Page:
After a week at home with a bad cold that had me coughing up a storm, it was good to finally get out and just take a short walk in the local woods.
While I was convalescing, I finally read Bill Bryson‘s book, A Walk in the Woods, which had been on my bookstack for a few years.
Bill Bryson is an American who spent 20 years in England and has written for British and American publications. I had had read earlier one of his travel memoirs – Notes from a Small Island. I had picked it up because I never got the chance to be an American in England. I had also read one of his language books, The Mother Tongue – English And How It Got That Way, because I have been an English teacher for four decades and a lover of language even longer.
A Walk in the Woods is the account of his attempts to walk the Appalachian Trail. After his years in England, Bryson (now living in New Hampshire, with his wife and his four children) decided to reacquaint himself with his homeland by walking the 2,100-mile Appalachian Trail. (The subtitle of the book is Rediscovering America on the Appalachian Trail)
I had the same ambition when I was in my early twenties to walk the AT from Georgia to Maine. My goal was to find myself rather than America.
I read several books about the trail, bought maps, made plans. Completing the entire 2,190 miles of the Appalachian Trail in one trip is a mammoth undertaking. Each year, thousands of hikers attempt a thru-hike and only about one in four makes it all the way.
According to AppalachianTrail.org, a typical thru-hiker takes 5 to 7 months to hike the entire A.T. You can walk in either direction, but there is a lot of planning, setting resupply points, regulations, and physical and mental preparations.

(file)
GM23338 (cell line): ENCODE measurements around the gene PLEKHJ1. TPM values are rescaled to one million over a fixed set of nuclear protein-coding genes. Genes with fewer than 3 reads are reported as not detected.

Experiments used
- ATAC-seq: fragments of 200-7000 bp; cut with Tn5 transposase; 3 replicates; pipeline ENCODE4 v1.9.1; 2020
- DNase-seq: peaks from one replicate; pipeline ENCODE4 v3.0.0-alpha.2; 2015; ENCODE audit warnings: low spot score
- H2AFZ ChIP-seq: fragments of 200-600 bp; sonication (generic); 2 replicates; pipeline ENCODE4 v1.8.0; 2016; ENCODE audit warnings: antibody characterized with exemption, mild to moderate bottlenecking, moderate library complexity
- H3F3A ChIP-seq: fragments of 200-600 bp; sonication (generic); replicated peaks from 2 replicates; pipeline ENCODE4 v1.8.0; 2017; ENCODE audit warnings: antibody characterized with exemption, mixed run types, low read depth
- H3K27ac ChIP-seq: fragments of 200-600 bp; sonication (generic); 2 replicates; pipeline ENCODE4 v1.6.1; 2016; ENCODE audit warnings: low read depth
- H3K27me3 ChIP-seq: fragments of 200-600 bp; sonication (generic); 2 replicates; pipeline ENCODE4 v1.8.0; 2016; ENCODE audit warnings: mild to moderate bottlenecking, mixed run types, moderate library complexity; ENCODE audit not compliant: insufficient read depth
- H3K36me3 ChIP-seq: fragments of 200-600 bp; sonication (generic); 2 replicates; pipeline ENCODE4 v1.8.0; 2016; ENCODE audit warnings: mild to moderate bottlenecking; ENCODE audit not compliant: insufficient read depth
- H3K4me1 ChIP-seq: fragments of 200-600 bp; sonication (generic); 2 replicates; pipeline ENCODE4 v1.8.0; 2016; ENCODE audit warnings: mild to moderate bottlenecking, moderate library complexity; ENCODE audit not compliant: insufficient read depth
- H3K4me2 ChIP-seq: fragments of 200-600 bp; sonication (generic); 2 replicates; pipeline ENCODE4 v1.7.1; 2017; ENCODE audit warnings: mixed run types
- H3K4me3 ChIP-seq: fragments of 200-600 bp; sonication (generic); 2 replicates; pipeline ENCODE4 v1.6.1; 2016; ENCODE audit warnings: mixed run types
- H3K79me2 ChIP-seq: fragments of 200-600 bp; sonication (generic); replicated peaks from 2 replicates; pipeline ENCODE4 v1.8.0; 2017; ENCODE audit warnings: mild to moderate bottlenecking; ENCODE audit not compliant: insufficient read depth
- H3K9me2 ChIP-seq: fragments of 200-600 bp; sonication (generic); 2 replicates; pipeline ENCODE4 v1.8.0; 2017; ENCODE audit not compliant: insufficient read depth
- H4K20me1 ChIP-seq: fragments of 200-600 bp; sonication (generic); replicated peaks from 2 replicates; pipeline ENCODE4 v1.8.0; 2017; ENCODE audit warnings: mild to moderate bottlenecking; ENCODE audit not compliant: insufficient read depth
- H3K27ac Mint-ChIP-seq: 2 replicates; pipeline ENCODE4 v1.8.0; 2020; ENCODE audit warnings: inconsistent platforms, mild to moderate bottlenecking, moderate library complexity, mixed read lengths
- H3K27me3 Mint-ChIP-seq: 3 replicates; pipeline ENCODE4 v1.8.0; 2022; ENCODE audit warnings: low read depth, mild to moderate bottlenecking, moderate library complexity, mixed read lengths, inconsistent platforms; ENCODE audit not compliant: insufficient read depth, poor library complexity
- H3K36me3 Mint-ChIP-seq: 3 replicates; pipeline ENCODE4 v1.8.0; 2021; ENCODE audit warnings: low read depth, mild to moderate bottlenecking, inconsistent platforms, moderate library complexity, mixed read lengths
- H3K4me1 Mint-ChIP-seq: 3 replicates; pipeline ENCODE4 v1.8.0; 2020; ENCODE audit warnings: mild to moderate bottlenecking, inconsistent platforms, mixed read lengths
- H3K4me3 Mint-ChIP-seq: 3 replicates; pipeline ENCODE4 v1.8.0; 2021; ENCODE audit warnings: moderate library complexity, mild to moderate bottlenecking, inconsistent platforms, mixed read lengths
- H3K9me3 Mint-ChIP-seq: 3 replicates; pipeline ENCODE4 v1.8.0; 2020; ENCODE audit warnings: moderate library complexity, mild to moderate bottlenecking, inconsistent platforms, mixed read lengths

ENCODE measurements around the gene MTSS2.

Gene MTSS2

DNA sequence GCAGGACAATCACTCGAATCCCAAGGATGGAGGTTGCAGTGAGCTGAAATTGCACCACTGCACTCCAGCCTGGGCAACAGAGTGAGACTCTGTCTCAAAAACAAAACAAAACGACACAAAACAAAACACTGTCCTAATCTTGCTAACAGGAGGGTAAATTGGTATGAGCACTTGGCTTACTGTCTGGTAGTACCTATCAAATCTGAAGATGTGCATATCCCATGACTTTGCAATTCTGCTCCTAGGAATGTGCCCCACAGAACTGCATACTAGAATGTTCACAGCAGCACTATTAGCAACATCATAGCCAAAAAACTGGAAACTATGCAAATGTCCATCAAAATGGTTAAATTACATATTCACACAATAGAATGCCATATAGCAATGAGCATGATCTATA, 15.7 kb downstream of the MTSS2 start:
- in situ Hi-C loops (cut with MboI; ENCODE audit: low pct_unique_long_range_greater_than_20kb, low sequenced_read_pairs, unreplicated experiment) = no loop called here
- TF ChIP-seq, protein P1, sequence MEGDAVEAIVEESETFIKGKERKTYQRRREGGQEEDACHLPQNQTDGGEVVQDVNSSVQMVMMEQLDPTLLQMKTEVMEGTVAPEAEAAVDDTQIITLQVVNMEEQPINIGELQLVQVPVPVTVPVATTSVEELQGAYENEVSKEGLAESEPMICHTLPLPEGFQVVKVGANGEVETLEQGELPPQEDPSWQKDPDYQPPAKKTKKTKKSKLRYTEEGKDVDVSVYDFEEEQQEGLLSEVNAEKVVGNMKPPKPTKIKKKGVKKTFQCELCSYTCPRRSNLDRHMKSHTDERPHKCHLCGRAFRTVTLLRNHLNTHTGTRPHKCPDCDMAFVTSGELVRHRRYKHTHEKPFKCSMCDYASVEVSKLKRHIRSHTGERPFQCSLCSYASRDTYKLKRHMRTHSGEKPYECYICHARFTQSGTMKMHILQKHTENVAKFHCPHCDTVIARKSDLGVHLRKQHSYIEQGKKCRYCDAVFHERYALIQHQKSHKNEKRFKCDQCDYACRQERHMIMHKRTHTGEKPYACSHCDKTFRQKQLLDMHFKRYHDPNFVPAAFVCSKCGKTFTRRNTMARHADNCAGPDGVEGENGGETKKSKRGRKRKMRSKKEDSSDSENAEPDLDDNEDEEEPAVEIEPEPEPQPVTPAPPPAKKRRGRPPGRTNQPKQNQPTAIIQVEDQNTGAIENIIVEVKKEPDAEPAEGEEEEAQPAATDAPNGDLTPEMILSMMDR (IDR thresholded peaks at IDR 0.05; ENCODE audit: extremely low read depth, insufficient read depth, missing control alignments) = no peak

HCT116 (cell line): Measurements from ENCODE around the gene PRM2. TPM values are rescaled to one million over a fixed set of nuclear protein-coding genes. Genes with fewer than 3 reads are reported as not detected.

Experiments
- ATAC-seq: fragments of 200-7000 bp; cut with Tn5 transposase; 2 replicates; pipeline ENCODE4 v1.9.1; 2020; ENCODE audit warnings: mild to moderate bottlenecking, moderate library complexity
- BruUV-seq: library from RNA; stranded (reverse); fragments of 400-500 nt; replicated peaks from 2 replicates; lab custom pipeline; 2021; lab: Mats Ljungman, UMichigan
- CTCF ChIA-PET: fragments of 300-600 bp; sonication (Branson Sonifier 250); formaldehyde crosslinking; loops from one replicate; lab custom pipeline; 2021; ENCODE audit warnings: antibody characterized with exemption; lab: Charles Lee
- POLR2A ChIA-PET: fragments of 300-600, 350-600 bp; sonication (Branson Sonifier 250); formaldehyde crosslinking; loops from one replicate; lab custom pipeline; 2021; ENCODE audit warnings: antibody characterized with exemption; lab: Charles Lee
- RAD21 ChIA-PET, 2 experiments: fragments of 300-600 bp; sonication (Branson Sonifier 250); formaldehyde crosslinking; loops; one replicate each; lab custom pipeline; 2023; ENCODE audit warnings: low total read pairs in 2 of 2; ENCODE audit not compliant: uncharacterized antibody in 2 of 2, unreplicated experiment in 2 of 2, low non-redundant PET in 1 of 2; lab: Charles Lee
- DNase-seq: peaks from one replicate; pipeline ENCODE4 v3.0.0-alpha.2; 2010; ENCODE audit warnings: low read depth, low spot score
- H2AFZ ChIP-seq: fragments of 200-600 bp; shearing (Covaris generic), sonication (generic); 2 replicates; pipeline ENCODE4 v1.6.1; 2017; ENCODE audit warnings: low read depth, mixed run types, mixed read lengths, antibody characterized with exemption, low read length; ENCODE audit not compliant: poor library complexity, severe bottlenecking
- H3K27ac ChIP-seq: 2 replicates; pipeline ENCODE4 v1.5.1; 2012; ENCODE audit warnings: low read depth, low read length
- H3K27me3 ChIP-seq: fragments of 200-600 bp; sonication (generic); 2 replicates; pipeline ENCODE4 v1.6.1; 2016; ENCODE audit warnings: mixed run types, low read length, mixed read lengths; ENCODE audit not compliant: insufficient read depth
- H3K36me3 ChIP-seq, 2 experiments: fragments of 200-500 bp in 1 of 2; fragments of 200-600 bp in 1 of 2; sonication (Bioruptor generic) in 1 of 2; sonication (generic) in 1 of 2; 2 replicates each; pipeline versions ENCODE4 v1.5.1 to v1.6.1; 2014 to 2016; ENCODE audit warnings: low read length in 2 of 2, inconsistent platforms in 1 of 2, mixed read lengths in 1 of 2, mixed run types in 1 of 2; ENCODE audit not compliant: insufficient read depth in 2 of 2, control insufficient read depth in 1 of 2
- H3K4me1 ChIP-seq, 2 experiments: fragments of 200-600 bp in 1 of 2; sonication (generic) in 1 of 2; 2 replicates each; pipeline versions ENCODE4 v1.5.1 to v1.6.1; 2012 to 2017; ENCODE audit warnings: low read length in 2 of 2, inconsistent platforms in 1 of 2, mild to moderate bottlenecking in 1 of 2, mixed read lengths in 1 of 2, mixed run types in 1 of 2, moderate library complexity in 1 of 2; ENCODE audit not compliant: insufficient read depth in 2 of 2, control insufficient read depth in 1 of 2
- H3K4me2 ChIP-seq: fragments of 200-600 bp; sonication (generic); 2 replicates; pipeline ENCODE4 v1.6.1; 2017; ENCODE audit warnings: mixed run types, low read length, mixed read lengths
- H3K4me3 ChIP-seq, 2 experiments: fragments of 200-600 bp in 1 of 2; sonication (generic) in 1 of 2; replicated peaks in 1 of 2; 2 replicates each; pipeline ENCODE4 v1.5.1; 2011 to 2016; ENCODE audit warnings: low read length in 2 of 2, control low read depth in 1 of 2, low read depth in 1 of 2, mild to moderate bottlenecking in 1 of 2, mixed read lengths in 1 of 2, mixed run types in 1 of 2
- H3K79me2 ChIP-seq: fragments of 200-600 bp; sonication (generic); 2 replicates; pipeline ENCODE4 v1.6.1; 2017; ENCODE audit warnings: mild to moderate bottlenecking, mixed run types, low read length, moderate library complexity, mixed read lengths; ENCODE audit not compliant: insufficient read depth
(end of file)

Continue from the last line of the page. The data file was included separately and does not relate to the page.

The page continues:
I did what many sojourners do at first. I hiked sections of the trail nearest to me on day and weekend hikes. My section hikes ended with a blown-out knee. Then came the birth of my sons, and life, and my hikes became mostly walks. That is not a bad thing.
I don’t know if my thru-hike would have been as fun or funny as Bryson’s. He is joined by an out-of-shape buddy, Stephen, who is often more on a quest to find a nice restaurants than enlightenment. He and Bryson find their stride and encounter many interesting and funny characters.
A Walk in the Woods is not all laughs and you’ll learn about the AT’s history and (hopefully) come to believe in the need for the conservation of this fragile wilderness.
The book would be a good weekend armchair adventure on a cold and snowy weekend. And if you’re not even up to a weekend reading adventure quite yet, you can start with the movie version of A Walk in the Woods with Robert Redford and Nick Nolte. I haven’t seen it yet, so leave me a review.
Happy trails to you.
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